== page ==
Both the dose levels and fates of active components in the body govern their target-site concentrations after administration of an herbal remedy. In this regard, a safe and optimal use of herbal medicines requires a. Pharmacokinetics of bevacizumab after topical and intravitreal administration in human eyes.
Background Topical bevacizumab is a potential treatment modality for corneal neovascularization, and several recent studies have demonstrated its efficacy. No previous study of the pharmacokinetics of topical bevacizumab has been performed in human eyes. The purpose of this study is to investigate the pharmacokinetics of topical administration of bevacizumab in human eyes, and also to compare the pharmacokinetics of intravitreal bevacizumab injections with previously reported data.
The aim of this study was to develop a physiologically based pharmacokinetic PB-PK model capable of describing and predicting terbinafine concentrations in plasma and tissues in rats and humans. It was assumed that all tissues except skin and testis tissues were well-stirred compartments with perfusion rate limitations. The uptake of terbinafine into skin and testis tissues was described by a PB-PK model which incorporates a membrane permeability rate limitation. The concentration-time data for terbinafine in human plasma and tissues were predicted by use of a scaled-up PB-PK model, which took oral absorption into consideration.
The predictions obtained from the global PB-PK model for the concentration-time profile of terbinafine in human plasma and tissues were in close agreement with the observed concentration data for rats. The scaled-up PB-PK model provided an excellent prediction of published terbinafine concentration-time data obtained after the administration of single and multiple oral doses in humans.
The PB-PK model developed in this study was capable of accurately predicting the plasma and tissue terbinafine concentrations in both rats and humans and provides insight into the physiological factors that determine terbinafine disposition. Synthetic cannabinoids SCBs , also known under the brand names of "Spice," "K2," "herbal incense," "Cloud 9," "Mojo" and many others, are becoming a large public health concern due not only to their increasing use but also to their unpredictable toxicity and abuse potential.
There are many types of SCBs, each having a unique binding affinity for cannabinoid receptors. Furthermore, the different chemical structures of SCBs found in Spice or K2 may interact in unpredictable ways to elicit previously unknown, and the commercial products may have unknown contaminants. The largest group of users is men in their 20s who participate in polydrug use. The most common reported toxicities with SCB use based on studies using Texas Poison Control records are tachycardia, agitation and irritability, drowsiness, hallucinations, delusions, hypertension, nausea, confusion, dizziness, vertigo and chest pain.
Acute kidney injury has also been strongly associated with SCB use. Treatment mostly involves symptom management and supportive care. More research is needed to identify which contaminants are typically found in synthetic marijuana and to understand the interactions between different SBCs to better predict adverse health outcomes.
First characterization of AKB metabolism, a novel synthetic cannabinoid , using human hepatocytes and high-resolution mass spectrometry. Since the federal authorities scheduled the first synthetic cannabinoids , JWH and JWH, new synthetic cannabinoids were robustly marketed. These pharmacological effects and the difficulty in detecting the parent compound in urine highlight the importance of metabolite identification for developing analytical methods for clinical and forensic investigations.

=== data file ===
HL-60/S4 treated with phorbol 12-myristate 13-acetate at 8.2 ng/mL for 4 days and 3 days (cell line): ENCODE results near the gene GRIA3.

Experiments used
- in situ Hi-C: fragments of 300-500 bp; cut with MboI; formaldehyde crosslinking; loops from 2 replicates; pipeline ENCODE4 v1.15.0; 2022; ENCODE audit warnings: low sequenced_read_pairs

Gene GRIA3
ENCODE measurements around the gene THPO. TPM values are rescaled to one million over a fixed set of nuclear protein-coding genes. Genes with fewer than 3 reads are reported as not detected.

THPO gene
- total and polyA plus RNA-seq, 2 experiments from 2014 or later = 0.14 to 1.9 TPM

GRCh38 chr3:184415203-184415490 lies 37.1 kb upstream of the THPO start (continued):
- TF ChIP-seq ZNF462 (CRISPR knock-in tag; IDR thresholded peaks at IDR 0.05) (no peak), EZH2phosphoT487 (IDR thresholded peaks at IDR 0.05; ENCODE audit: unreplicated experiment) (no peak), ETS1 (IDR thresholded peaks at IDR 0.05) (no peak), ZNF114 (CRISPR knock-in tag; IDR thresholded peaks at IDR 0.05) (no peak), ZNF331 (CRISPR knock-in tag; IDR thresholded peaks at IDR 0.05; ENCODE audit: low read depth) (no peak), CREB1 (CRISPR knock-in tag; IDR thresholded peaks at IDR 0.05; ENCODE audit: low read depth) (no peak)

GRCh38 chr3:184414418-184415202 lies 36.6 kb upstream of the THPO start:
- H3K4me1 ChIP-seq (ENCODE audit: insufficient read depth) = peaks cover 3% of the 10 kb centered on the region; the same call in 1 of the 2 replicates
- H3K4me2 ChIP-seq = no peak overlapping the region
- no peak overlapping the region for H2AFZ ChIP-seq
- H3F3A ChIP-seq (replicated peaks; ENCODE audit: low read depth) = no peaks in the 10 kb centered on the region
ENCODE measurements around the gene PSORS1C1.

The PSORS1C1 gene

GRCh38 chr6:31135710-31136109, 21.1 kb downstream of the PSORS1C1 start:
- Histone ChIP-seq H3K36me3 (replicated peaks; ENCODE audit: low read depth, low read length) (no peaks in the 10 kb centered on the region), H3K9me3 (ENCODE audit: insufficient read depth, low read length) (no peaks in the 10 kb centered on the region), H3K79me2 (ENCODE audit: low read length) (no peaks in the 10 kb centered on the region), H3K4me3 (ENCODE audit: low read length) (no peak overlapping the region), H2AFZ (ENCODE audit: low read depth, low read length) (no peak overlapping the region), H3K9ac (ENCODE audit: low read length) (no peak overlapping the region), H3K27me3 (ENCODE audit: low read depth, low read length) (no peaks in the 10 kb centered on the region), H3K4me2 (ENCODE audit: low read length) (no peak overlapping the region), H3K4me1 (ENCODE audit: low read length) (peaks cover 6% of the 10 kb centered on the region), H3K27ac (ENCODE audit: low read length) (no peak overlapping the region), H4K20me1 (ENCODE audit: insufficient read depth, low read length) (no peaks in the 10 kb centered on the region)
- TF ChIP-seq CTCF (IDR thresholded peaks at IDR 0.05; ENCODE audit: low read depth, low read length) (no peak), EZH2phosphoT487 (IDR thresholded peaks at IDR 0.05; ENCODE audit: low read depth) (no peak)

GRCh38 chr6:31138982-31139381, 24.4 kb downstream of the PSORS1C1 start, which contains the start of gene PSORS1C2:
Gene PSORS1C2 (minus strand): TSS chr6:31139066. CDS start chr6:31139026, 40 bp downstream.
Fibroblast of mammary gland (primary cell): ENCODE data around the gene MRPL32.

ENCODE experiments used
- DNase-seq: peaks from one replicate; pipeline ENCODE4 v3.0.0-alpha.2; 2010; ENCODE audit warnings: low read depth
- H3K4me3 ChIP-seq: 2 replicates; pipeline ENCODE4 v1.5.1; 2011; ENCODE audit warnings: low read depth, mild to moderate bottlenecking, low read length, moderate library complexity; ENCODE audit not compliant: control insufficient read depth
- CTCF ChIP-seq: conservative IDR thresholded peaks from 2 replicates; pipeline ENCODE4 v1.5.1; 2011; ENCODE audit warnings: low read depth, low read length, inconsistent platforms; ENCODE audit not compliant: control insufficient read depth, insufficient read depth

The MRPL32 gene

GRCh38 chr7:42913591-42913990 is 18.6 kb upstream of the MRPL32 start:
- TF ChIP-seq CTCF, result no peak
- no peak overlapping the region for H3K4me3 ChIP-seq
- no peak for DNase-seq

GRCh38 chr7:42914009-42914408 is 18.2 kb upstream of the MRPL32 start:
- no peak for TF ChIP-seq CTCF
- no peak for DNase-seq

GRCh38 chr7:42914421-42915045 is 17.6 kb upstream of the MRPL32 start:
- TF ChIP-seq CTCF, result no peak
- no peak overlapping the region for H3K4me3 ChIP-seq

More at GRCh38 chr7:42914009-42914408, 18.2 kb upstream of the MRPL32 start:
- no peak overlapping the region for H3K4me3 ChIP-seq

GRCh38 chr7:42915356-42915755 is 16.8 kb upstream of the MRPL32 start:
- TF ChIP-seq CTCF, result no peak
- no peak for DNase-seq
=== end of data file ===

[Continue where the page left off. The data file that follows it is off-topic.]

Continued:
Using human hepatocytes and TripleTOF mass spectrometry, we identified 17 novel phase I and II AKB metabolites, products of monohydroxylation, dihydroxylation, or trihydroxylation on the aliphatic adamantane ring or N-pentyl side chain. Glucuronide conjugation of some mono- and dihydroxylated metabolites also occurred. Oxidation and dihydroxylation on the adamantane ring and N-pentyl side chain formed a ketone. More metabolites were identified after 3 h of incubation than at 1 h.
For the first time, we present a AKB metabolic scheme obtained from human hepatocytes and high-resolution mass spectrometry. These data are needed to develop analytical methods to identify AKB consumption in clinical and forensic testing. Human OX 1 orexin receptors have been shown to homodimerize and they have also been suggested to heterodimerize with CB 1 cannabinoid receptors. The latter has been suggested to be important for orexin receptor responses and trafficking.
In this study, we wanted to assess the ability of the other combinations of receptors to also form similar complexes. The constructs were transiently expressed in Chinese hamster ovary cells, and constitutive dimerization between the receptors was assessed by bioluminescence energy transfer BRET.
Orexin receptor subtypes readily formed homo- and hetero di mers, as suggested by significant BRET signals. CB 1 receptors formed homodimers, and they also heterodimerized with both orexin receptors. Interestingly, BRET efficiency was higher for homodimers than for almost all heterodimers.
This is likely to be due to the geometry of the interaction; the putatively symmetric dimers may place the C-termini in a more suitable orientation in homomers. Similar was seen for the OX 1 —OX 2 interaction. However, it is unclear whether this affects their signaling. As orexin receptors efficiently signal via endocannabinoid production to CB 1 receptors, dimerization could be an effective way of forming signal complexes with optimal cannabinoid concentrations. Herbal cannabis has been used for thousands of years for medical purposes.